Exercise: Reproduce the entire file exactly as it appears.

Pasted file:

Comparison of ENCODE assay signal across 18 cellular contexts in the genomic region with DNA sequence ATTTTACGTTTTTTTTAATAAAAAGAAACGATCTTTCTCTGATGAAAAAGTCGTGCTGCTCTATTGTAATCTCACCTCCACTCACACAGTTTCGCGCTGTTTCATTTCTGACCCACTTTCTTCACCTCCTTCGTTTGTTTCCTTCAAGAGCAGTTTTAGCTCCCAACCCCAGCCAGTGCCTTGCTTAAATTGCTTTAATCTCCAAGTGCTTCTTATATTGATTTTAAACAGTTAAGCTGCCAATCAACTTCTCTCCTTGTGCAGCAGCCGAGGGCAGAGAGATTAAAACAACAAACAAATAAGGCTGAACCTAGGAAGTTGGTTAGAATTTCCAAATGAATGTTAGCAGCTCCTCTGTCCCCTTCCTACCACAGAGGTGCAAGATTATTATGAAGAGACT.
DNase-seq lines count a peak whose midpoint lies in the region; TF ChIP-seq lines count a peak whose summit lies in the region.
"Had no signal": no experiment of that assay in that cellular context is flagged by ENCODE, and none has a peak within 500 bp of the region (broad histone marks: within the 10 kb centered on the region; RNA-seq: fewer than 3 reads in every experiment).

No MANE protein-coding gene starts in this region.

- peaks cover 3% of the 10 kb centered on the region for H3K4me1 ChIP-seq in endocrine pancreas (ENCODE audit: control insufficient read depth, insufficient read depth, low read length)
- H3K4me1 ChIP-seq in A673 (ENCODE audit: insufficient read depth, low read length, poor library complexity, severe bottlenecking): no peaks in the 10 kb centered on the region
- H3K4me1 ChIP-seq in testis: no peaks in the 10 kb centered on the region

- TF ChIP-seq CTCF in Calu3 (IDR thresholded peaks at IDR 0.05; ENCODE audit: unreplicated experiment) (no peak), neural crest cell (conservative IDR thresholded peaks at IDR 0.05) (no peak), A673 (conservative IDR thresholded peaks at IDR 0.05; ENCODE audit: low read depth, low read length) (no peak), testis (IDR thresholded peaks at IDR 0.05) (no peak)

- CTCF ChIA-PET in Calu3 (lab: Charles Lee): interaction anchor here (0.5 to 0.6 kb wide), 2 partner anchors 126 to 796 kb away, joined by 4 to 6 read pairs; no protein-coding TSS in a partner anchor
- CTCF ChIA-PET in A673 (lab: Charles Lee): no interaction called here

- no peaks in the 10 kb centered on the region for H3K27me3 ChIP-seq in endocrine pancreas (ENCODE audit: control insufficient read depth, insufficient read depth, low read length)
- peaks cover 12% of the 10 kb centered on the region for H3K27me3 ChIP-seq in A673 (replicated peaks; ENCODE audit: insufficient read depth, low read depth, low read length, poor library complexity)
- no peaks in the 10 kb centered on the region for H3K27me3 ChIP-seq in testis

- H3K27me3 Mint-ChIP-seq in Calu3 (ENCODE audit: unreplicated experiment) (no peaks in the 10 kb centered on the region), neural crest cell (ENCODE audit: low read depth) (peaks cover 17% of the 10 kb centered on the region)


Comparison of ENCODE assay signal across 18 cellular contexts in the genomic region with DNA sequence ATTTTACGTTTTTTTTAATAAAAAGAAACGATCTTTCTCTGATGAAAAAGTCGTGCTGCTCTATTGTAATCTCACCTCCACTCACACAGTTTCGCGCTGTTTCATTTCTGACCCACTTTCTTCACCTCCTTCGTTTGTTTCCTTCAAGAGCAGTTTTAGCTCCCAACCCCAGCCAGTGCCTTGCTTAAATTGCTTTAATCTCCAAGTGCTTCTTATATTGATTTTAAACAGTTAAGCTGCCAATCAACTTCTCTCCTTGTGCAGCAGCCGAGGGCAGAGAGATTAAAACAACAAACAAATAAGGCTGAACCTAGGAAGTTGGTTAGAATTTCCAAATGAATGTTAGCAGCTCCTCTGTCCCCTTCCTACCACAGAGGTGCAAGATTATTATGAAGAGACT.
DNase-seq lines count a peak whose midpoint lies in the region; TF ChIP-seq lines count a peak whose summit lies in the region.
"Had no signal": no experiment of that assay in that cellular context is flagged by ENCODE, and none has a peak within 500 bp of the region (broad histone marks: within the 10 kb centered on the region; RNA-seq: fewer than 3 reads in every experiment).

No MANE protein-coding gene starts in this region.

- peaks cover 3% of the 10 kb centered on the region for H3K4me1 ChIP-seq in endocrine pancreas (ENCODE audit: control insufficient read depth, insufficient read depth, low read length)
- H3K4me1 ChIP-seq in A673 (ENCODE audit: insufficient read depth, low read length, poor library complexity, severe bottlenecking): no peaks in the 10 kb centered on the region
- H3K4me1 ChIP-seq in testis: no peaks in the 10 kb centered on the region

- TF ChIP-seq CTCF in Calu3 (IDR thresholded peaks at IDR 0.05; ENCODE audit: unreplicated experiment) (no peak), neural crest cell (conservative IDR thresholded peaks at IDR 0.05) (no peak), A673 (conservative IDR thresholded peaks at IDR 0.05; ENCODE audit: low read depth, low read length) (no peak), testis (IDR thresholded peaks at IDR 0.05) (no peak)

- CTCF ChIA-PET in Calu3 (lab: Charles Lee): interaction anchor here (0.5 to 0.6 kb wide), 2 partner anchors 126 to 796 kb away, joined by 4 to 6 read pairs; no protein-coding TSS in a partner anchor
- CTCF ChIA-PET in A673 (lab: Charles Lee): no interaction called here

- no peaks in the 10 kb centered on the region for H3K27me3 ChIP-seq in endocrine pancreas (ENCODE audit: control insufficient read depth, insufficient read depth, low read length)
- peaks cover 12% of the 10 kb centered on the region for H3K27me3 ChIP-seq in A673 (replicated peaks; ENCODE audit: insufficient read depth, low read depth, low read length, poor library complexity)
- no peaks in the 10 kb centered on the region for H3K27me3 ChIP-seq in testis

- H3K27me3 Mint-ChIP-seq in Calu3 (ENCODE audit: unreplicated experiment) (no peaks in the 10 kb centered on the region), neural crest cell (ENCODE audit: low read depth) (peaks cover 17% of the 10 kb centered on the region)